We've seen this sad movie play out too many times in media, because it's a dying industry.
I Could See it Coming
It was 1992. I was News and Public Affairs Director at 96 K-Lite Radio in Edmonton. I also did the morning news and either produced or hosted the daily talk show.
It was a great job. It was happy with what I was paid and we had some really talented people in our newsroom. We had a newsroom of eight people and our sister station, CFCW, had nine. We could cover any story we wanted at the Alberta Legislature, City Hall, or anywhere in north central Alberta. We often beat the newspapers or big TV stations with some of our reporting. Life in radio was good.
I started to see problems on the horizon though. A trend had developed where radio stations would lose a reporter and wouldn’t fill the position. I also saw situations where two people used to work a morning run on the air and one would be let go and the other would have to do all eight morning newscasts by him or herself.
That hadn’t happened at our station, but the senior management at our station had gone to the CRTC to get the station’s licence renewed. They asked for, and got, a drastic decrease in the amount of time that needed to be devoted to news each week. It was only a matter of time before our station would start job cuts as well. Less news meant fewer newspeople were needed to read, write and report.
Although I could have hung in there for another year or two, I decided to leave the industry and haven’t regretted the decision.
Last Wednesday, as the sky got ready to unload its first steady rainfall of the year in Edmonton, the news broke that TSN 1260 radio had gone off the air permanently at 9:00am, right after the morning show ended.
We soon found out that was only the tip of the iceberg. Bell announced it had laid off 1,300 people and closed six radio stations. Three others will be sold.
Later in the day, we found out that veteran CTV journalists like Paul Workman, Glen McGregor, Tom Walters and others had been let go and CTV would be closing the news bureaus they had worked in. Bell Media said it had no other choice. Even national news coverage had been gutted.
I feel for everyone who lost their jobs, especially the people in Edmonton at TSN 1260, who I listened to and chatted with over Twitter. It was hard to watch the video of former TSN 1260 morning man Dustin Nielson last Friday. Losing your job can be both financially and mentally traumatic. It can take a long time to recover from and even if you do, you miss what you were doing and the people you did it with.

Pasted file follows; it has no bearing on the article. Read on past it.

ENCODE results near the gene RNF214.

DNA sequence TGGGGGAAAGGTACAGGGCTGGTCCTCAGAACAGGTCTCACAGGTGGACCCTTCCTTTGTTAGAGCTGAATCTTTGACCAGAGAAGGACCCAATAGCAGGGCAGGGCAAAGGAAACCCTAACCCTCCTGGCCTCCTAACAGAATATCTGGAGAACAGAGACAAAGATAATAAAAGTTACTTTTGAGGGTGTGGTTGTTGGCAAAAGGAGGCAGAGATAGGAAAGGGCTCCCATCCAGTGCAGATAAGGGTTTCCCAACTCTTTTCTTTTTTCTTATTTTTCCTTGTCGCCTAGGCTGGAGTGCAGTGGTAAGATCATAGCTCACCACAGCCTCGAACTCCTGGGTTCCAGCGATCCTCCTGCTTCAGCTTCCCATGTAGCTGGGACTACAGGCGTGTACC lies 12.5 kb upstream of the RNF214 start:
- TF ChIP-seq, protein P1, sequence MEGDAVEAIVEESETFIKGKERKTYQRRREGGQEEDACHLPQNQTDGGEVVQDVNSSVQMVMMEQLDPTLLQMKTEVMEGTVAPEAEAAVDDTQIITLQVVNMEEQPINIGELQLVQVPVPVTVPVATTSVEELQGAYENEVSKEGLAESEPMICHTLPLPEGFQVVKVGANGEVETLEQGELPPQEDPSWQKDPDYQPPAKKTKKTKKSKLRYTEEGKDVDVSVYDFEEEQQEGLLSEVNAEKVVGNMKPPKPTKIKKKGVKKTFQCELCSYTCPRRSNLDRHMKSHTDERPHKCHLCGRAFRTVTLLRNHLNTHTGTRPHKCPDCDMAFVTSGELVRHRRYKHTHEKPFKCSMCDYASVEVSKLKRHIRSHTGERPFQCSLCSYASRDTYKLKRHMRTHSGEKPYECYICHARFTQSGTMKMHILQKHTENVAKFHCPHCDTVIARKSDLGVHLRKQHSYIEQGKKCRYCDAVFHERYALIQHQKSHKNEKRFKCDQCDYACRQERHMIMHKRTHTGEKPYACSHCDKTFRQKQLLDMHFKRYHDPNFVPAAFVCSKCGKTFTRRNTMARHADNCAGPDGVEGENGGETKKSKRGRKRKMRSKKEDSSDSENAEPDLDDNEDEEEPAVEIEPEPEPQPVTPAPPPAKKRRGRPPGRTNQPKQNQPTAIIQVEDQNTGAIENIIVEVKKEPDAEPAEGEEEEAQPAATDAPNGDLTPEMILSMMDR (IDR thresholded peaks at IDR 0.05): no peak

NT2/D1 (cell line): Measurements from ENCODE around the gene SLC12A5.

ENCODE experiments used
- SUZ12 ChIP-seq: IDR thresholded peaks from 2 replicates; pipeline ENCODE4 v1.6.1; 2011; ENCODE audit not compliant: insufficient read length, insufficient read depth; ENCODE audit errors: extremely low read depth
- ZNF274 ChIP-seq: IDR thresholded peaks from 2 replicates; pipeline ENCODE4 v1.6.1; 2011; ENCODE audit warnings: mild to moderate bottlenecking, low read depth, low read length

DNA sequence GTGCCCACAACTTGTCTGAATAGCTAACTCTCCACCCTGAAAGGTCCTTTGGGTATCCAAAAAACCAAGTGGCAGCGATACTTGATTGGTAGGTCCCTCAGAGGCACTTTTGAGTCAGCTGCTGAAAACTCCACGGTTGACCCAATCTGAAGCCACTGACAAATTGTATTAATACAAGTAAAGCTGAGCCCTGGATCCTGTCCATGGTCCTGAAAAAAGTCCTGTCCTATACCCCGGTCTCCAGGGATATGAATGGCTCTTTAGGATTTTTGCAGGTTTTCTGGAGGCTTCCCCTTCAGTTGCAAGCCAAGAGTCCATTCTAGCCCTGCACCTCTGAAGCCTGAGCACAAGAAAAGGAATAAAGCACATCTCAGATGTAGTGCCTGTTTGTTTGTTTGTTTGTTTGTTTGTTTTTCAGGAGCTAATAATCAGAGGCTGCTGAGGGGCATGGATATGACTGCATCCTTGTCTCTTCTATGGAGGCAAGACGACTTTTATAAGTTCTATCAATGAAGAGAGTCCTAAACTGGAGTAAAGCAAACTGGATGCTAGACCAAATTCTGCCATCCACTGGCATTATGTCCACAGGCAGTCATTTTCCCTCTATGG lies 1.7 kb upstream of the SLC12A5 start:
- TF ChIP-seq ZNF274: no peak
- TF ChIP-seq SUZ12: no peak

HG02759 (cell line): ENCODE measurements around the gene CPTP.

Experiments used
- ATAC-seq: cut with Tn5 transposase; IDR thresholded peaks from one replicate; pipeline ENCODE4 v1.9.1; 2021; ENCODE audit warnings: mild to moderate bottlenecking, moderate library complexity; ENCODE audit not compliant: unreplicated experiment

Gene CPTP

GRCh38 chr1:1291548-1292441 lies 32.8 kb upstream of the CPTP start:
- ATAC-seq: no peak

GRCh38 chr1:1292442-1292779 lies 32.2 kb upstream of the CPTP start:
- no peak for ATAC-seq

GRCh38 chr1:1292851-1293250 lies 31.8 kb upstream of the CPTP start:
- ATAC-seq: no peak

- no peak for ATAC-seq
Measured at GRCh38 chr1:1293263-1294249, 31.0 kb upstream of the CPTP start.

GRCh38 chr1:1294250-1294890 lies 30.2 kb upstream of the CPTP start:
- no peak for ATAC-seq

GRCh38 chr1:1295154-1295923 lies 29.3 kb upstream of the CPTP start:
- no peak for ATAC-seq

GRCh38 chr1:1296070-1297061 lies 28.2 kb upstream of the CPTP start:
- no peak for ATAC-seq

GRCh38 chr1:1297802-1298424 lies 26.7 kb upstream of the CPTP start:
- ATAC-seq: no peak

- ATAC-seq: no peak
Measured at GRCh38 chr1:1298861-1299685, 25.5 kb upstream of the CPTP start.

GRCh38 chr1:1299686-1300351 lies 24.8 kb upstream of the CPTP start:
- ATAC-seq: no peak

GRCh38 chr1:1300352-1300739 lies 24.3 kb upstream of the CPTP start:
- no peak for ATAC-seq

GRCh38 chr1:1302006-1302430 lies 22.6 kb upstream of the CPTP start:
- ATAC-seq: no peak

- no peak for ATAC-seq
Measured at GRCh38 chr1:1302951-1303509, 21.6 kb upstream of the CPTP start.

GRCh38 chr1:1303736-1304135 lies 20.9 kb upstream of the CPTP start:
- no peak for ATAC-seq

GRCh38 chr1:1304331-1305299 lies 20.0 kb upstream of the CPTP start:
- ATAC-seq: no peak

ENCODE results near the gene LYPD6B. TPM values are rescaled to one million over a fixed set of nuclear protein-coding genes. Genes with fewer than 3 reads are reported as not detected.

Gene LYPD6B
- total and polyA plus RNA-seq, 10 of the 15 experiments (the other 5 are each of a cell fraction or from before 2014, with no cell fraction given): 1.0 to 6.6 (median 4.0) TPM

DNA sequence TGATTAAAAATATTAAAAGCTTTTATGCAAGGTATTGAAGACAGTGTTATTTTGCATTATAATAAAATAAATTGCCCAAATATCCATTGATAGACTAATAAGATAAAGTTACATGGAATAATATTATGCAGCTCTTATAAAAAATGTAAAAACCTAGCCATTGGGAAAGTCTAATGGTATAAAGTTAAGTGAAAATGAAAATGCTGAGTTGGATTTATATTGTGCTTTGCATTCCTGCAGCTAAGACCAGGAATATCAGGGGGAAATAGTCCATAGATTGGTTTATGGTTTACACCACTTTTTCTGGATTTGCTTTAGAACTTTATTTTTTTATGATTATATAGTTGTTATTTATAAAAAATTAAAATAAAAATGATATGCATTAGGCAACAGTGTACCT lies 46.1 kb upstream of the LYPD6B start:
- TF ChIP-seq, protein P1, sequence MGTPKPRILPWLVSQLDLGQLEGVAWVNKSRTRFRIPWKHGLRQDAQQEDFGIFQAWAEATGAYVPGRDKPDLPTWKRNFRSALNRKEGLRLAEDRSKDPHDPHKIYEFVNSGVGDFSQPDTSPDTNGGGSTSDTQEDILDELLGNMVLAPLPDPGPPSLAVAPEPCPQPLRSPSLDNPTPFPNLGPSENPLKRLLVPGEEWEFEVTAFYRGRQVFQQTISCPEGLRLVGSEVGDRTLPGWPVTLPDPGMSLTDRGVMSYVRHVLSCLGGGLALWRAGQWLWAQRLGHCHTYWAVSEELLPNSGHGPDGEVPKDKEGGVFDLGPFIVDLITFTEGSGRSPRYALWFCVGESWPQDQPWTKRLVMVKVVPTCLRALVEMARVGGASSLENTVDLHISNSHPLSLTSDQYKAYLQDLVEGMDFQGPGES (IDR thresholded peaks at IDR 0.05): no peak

I guess that’s why Bell still has its Let’s Talk Day every January to help with mental health.
Nobody is Safe
As I watched the comments about the closures stream in on Twitter, I realized my reaction was different from almost everyone’s.
I wasn’t really surprised.
How can you be surprised when this has been going on for over two decades? Every few months there have been a raft of layoffs in media. Newspapers have chopped reporters, shut down printed editions and moved to digital, TV stations have dumped anchors and reporters, or sports departments. I just wrote about that last week. Radio stations have cut staff, drastically changed programming, or both.
Even when I was in radio it was a shitty business. At times announcers would go on holidays only to come back to find somebody had taken their on-air slot and they were told the station had decided to go in a different direction and their services were no longer needed. Nice.
At least back then many radio stations in Canada were owned by smaller companies, as were weekly newspapers. Now it’s all corporate ownership. They don’t care about your feelings.
The vast majority of newspapers in Canada are owned by Postmedia. Almost all TV and radio stations are owned by Bell, Rogers and Corus. When those companies are making money on phones and internet, times are good and they can afford some losses by their radio stations. However, when their share price gets hammered because of the economy and more competition on their phone business, they need to make changes. Their radio and TV operations need to pull their weight and if not, cuts are made.
TV and radio conglomerates have deep financial problems these days. Newspaper chains obviously have big issues as well. They’re not even making enough money these days to pay off their creditors, much less make a profit.
The business model for media outlets is simple. Advertisers pay for the space and time. Hopefully there’s a profit at the end of the year. One day advertisers will look around and realize they have no more newspapers and TV and radio stations to advertise on. I’m not sure what they’ll do then, other than pump more money into Facebook and Google.
You and I will be the big losers because news coverage will more or less disappear and governments will be able to do what they want without fear of reprisal. Let’s hope a few media giants survive to bring us the news and keep government honest.
Don’t be surprised the next time it happens. When Wayne Gretzky was traded we said “Well if Gretzky can be traded, I guess anyone can be traded. However, for the last 35-years we’ve watched pro athletes get traded and we keep being surprised. When Lisa LaFlamme got fired last summer by CTV we said “If Lisa can get fired, then anyone in media can get fired.”
Why should we be surprised by what happened last week?
One final thought on this. The saddest part is, there’s not a single person working in Canadian media today who knows for certain their job will be there next week. Not one.